Make us your home page

The Buzz

From the staff of the Tampa Bay Times

Ethics complaint renewed against PSC's Edgar



A St. Petersburg man has renewed the ethics complaint against Public Service Commissioner Lisa Edgar, asking the Florida Commission on Ethics to review its investigation of allegations that she violated state ethics laws when she allowed her aide to serve as an intermediary between her and a Florida Power & Light lobbyist in the midst of a pending utilities case.

Doc Tomkiel, who has previously filed an ethics complaints against Lieutenant Gov. Jeff Kottkamp accusing him of using the state plane for personal travel, is now asking the ethics commission to investigate Edgar based on a Sept. 26 report in the Miami Herald and St. Petersburg Times. The article raised questions about whether ethics commission investigators thoroughly reviewed the record before clearing Edgar of ethics charges. Download FCE Complaint against Lisa Edgar 01-04-10

Ethics Commission Executive Director Philip Claypool told the Herald/Times that investigators did not review the audiotape of the Nov. 6, 2008 fuel hearing and compare it to the email exchange between Edgar and her aide, Roberta Bass, to determine the veracity of their testimony under oath. He said he could not re-open the investigation until a new complaint was filed. The first complaint was filed by Tallahassee businessman Steve Stewart.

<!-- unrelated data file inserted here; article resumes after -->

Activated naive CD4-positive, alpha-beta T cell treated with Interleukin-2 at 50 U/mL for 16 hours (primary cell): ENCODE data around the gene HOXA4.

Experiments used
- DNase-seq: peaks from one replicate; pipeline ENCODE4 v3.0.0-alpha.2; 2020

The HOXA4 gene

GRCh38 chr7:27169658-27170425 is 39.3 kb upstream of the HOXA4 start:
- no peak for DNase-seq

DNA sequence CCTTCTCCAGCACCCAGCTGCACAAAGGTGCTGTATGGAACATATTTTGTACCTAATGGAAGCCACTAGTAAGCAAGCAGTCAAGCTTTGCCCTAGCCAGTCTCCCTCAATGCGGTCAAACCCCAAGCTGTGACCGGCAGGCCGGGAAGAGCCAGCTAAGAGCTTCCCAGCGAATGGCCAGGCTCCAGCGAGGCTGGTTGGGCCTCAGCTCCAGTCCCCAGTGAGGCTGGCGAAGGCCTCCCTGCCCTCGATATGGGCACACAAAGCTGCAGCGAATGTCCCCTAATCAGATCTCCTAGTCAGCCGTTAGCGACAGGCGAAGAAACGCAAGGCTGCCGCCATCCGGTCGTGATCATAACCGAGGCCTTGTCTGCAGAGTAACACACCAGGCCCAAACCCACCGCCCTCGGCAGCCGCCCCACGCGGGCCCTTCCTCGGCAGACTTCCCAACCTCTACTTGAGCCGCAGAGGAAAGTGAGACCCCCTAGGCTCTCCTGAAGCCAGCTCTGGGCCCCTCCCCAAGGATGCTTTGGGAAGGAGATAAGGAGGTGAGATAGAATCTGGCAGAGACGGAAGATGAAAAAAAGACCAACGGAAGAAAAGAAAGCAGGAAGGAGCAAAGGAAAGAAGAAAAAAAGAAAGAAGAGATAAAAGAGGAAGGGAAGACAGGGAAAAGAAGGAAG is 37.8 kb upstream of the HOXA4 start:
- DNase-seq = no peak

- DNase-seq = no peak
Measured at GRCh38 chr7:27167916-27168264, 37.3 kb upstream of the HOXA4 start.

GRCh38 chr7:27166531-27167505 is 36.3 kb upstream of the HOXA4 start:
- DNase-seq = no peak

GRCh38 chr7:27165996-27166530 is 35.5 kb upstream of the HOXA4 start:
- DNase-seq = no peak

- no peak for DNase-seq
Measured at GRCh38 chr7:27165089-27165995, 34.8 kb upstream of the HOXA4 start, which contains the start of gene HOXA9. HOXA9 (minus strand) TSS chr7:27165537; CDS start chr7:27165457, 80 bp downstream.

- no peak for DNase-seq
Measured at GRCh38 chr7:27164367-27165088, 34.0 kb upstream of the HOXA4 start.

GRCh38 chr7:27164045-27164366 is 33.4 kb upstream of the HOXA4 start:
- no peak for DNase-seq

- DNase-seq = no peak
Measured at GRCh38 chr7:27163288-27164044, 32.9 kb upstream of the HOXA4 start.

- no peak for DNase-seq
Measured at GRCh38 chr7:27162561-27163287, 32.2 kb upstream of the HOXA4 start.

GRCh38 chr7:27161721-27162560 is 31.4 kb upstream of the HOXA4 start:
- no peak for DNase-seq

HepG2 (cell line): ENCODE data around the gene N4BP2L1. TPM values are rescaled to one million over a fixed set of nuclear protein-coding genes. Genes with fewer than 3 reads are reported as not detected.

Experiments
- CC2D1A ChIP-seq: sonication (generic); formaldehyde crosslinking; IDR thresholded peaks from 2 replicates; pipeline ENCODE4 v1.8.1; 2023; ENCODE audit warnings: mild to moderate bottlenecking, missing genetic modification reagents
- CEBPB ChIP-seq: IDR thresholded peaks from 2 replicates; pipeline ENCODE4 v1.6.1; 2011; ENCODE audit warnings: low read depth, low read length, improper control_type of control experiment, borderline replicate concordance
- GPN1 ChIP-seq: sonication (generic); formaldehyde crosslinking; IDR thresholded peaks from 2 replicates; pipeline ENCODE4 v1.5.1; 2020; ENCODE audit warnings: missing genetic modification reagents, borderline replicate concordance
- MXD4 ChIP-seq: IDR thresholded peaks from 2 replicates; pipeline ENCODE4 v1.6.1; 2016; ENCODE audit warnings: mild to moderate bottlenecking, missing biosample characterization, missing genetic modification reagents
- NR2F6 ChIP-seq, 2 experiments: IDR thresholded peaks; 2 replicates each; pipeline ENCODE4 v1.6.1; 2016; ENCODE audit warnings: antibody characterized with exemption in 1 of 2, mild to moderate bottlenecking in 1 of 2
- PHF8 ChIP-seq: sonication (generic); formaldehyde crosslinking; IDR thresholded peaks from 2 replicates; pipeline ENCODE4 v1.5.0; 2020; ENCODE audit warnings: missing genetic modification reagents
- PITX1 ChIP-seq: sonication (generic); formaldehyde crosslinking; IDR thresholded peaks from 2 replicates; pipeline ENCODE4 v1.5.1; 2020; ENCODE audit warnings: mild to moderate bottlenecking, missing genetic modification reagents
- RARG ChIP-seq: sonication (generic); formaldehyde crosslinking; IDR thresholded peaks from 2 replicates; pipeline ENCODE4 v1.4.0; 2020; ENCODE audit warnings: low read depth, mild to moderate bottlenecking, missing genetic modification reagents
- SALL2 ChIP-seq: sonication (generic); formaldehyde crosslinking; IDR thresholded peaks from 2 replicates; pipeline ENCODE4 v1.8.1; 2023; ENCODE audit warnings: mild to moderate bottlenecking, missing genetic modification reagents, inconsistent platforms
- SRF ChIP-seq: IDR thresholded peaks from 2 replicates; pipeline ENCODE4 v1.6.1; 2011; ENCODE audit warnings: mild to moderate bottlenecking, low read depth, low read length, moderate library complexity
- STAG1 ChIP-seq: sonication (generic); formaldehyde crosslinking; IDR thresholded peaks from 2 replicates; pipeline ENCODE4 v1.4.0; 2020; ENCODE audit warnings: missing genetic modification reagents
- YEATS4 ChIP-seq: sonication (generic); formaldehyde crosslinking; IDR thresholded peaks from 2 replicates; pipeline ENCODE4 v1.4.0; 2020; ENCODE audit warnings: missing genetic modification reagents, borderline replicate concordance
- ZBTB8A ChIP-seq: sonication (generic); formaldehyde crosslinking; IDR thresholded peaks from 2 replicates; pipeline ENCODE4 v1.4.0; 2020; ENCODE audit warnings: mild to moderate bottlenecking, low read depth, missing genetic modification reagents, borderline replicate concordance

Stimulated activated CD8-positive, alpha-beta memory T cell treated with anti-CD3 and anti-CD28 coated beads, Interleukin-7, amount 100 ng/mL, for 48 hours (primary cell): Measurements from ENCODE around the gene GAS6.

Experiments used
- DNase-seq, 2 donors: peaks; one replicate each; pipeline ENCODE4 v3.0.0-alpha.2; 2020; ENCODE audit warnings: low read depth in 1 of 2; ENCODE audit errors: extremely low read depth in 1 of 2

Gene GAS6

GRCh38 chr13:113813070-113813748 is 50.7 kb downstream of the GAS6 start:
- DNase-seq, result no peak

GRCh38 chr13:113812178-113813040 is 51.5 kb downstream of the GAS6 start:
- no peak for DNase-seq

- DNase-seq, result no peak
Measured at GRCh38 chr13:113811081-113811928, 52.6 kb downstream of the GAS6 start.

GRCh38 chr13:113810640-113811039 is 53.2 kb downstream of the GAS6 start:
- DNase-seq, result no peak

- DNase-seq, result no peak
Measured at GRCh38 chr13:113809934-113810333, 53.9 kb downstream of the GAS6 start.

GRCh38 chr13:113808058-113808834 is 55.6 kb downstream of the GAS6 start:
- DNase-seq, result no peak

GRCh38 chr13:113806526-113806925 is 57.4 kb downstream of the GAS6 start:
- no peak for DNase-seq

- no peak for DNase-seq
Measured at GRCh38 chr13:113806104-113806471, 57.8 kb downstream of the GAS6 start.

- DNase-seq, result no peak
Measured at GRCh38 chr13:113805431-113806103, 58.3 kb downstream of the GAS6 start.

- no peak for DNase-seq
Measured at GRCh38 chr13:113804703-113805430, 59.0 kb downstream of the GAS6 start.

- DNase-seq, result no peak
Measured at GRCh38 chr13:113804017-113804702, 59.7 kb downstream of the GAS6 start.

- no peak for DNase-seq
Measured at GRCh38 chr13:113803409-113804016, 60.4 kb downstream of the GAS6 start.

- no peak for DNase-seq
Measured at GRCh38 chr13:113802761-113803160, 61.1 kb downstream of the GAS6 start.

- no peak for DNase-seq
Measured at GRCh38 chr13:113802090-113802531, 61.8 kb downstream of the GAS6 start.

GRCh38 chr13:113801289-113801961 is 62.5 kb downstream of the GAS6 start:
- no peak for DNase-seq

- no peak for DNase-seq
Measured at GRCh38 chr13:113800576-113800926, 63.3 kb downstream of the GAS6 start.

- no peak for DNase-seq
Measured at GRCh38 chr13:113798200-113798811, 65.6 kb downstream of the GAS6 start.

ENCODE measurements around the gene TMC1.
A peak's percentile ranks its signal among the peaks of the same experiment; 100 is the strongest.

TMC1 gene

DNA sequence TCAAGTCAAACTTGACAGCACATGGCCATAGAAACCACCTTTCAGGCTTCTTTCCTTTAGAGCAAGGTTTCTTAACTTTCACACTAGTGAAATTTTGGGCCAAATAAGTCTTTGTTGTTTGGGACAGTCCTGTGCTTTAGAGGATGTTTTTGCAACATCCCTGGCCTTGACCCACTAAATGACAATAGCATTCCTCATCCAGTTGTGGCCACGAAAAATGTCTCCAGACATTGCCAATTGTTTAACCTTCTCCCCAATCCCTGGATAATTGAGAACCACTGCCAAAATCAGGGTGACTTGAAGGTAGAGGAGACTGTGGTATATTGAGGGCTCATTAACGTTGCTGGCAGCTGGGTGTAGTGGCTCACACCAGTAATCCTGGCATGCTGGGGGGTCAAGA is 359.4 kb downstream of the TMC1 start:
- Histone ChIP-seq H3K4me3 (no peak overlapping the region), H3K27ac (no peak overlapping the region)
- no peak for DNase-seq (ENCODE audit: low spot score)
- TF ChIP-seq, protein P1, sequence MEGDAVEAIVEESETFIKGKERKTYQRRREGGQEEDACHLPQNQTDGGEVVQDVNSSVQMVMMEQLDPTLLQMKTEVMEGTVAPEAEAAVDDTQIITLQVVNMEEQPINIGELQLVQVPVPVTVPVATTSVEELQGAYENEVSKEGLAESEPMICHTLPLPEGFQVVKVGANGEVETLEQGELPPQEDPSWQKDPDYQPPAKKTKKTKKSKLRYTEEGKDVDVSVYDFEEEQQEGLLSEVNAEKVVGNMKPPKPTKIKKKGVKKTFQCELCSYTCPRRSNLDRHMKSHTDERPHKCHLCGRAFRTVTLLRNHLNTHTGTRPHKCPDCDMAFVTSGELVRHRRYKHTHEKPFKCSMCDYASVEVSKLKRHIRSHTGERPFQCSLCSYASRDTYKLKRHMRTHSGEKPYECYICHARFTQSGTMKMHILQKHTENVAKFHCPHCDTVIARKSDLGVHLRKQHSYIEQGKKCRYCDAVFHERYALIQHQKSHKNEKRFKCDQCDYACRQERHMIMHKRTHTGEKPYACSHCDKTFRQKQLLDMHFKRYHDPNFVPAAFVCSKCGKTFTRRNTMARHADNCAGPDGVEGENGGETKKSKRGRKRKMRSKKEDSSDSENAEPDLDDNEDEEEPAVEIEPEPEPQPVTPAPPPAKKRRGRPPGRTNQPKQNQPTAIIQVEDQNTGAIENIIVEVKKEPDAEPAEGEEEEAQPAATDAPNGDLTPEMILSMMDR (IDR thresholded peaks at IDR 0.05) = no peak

Edgar said Thursday the complaint "has already been investigated and the finding was no improper communication.'' She called the arrival of the complaint a week before the commission votes on FPL and Progress Energy rate cases "interesting timing, with so many personal agendas trying to influence recent and near commission votes, appointments  and confirmations.''

According to the email exchange, FPL attorney Ken Hoffman called Bass out of the hearing room during the hearing and Bass then sent Edgar an e-mail stating ``Need to talk to you,'' followed by one that said ``Just talked with Ken.'' Edgar responded: ``Come to the corner . . . please.''

State laws forbid commissioners from directly communicating with utility officials on any pending case before them and prohibits aides from serving as intermediaries for that communication. The Ethics Commission concluded that, based on the testimony from Edgar, Bass and Hoffman, the discussion did not relate to the pending fuel case but instead related to a procedural vote relating to a disgruntled FPL worker who drilled a hole in a nuclear reactor and therefore Edgar did not violate ethics laws.

But the time stamp on the e-mail didn't match the order in which issues were discussed during the hearing. Bass first e-mailed Edgar at 9:48 a.m., 10 minutes into the hearing and long before the hole-drilling issue came up. The audiotape indicates the hole-drilling discussion began at 10:38 a.m.

Edgar said of the renewed complaint: "The Ethics Commission will do its job, and I will continue to do mine.''

[Last modified: Thursday, September 9, 2010 1:13pm]


Join the discussion: Click to view comments, add yours